A Rare London Decorated Qianlong Reticulated Vase

Qianlong c.1750 - 1760

A Rare Large Chinese Export Porcelain Reticulated Vase, Decorated at the London at the workshop of James Giles (1718-1780). This large reticulated white porcelain vase was shipped to England so it could be decorated in the latest fashions of the day, in this case in the style of Meissen porcelain. The Dutch and the English both imported white porcelain to be decorated, however I have seen one these large reticulated vases in the white but few pieces from China remained undecorated. The form of the present vase with its pierced work made it expensive to produce, especially as the fine lattice-work of porcelain panels and double wall was prone to braking or distorting in the kiln. The reticulated inset panels are enamelled in a pale translucent yellow, different shape panels have been left to be decorated with flowers. These are framed by puce enamel, the larger panels are in different forms, a leaf, double gourd etc. The smaller panels have an individual insect painted for example a tulip or rose. The larger panels are painted in the Meissen Deutsche Blumen style, with bouquets of garden flowers including roses and tulips. The scattered flowers and insects around the base and cover are also something you find on contemporary Meissen porcelain, these small random bits of decoration were usually used to cover up firing faults. All the ( decoration was added at James Giles’s studio in either Kentish Town or Berwick Street, Soho between c.1755-1765. Dr. Bernard Watney categorised this type of James Giles flower painting as ‘Group B’.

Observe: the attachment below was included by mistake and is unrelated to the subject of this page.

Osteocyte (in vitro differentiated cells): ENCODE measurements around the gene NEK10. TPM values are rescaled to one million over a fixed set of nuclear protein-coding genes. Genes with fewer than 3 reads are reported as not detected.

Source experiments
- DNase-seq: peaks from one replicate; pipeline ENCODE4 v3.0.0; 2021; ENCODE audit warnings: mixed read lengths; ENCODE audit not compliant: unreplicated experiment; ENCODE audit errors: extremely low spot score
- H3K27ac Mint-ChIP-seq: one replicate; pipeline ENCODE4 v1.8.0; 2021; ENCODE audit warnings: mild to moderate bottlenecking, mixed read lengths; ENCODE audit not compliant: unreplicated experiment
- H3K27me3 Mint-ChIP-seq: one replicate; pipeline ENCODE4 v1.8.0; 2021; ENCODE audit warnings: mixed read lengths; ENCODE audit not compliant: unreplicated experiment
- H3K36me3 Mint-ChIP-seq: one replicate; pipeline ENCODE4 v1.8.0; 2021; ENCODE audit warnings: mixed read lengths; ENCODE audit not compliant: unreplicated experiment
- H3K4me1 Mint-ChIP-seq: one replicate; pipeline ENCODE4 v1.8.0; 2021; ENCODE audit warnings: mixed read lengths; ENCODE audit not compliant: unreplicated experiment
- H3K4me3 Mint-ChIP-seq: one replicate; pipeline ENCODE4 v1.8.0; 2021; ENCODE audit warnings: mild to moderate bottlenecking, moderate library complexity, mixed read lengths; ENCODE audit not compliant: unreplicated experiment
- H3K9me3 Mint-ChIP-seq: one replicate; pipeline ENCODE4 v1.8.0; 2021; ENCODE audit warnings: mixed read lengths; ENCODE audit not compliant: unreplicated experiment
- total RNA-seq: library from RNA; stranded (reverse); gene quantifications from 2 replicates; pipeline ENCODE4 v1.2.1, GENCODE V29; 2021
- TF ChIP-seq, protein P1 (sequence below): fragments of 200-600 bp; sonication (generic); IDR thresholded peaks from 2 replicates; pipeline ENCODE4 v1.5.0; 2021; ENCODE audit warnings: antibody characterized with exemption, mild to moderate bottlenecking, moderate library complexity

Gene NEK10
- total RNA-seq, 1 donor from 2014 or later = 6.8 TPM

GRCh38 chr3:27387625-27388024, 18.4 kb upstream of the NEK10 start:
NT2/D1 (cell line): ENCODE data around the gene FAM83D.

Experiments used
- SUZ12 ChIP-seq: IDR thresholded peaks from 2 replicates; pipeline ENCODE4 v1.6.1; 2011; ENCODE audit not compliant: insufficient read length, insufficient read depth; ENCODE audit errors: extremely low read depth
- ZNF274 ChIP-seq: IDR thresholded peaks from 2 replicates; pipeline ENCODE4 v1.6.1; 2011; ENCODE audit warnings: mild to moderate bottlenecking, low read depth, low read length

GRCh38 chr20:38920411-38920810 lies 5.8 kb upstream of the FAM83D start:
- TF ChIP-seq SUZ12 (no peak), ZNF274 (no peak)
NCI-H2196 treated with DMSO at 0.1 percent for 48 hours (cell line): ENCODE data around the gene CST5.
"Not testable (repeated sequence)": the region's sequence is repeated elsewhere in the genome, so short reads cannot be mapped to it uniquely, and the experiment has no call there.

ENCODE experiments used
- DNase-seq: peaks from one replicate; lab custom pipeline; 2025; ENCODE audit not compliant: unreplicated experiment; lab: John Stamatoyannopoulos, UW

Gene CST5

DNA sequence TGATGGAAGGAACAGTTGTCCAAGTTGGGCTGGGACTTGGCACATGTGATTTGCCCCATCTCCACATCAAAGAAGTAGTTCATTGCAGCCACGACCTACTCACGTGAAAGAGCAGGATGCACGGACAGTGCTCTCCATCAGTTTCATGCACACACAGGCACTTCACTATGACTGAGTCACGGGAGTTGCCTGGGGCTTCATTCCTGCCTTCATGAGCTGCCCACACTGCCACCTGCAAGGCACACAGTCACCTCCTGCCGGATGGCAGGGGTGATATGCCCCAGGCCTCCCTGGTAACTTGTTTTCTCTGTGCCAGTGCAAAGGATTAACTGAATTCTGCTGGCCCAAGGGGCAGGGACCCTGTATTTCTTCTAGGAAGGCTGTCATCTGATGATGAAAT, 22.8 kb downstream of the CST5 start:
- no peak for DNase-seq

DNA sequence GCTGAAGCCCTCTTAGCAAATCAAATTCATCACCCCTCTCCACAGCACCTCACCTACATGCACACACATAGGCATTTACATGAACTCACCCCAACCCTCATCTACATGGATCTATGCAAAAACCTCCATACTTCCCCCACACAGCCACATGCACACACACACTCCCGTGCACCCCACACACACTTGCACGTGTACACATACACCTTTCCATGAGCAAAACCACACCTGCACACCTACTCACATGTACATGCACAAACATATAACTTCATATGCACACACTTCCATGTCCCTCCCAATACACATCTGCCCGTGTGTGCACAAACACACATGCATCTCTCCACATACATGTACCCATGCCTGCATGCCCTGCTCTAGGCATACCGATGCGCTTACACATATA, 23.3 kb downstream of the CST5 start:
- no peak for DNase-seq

The vase is in good condition. The hand modelled rose shaped finial is extensively chipped. The base of the vase is slightly warped, so it moves if you push it.
Height 35.8 cm (14 inches).
Stock number



Linglong / Reticulated Porcelain

The present piece is an example of what can be referred to as `reticulated` porcelain, reticulated meaning having the form or appearance of a net, it was used as early the beginning of the 18th Century by the famous Père Francois Xavier d`Entrecolles (1664-1741) to describe this type of work on porcelain. Another popular term for this type of pierced or cut decoration is `Devils Work` or Guigong. However the Chinese term Linglong is gradually replacing the previous terms, helped by the publication of Jorge Welsh`s book `Linglong` (Jorge Welsh,London,2004.ISBN 972-99045-2-9). There does not seem to be any difference in the use of terms between the free standing pierced porcelain or that supported by an inner wall, nor a distinction made between the most refined work or the type with larger cut-out sections of porcelain.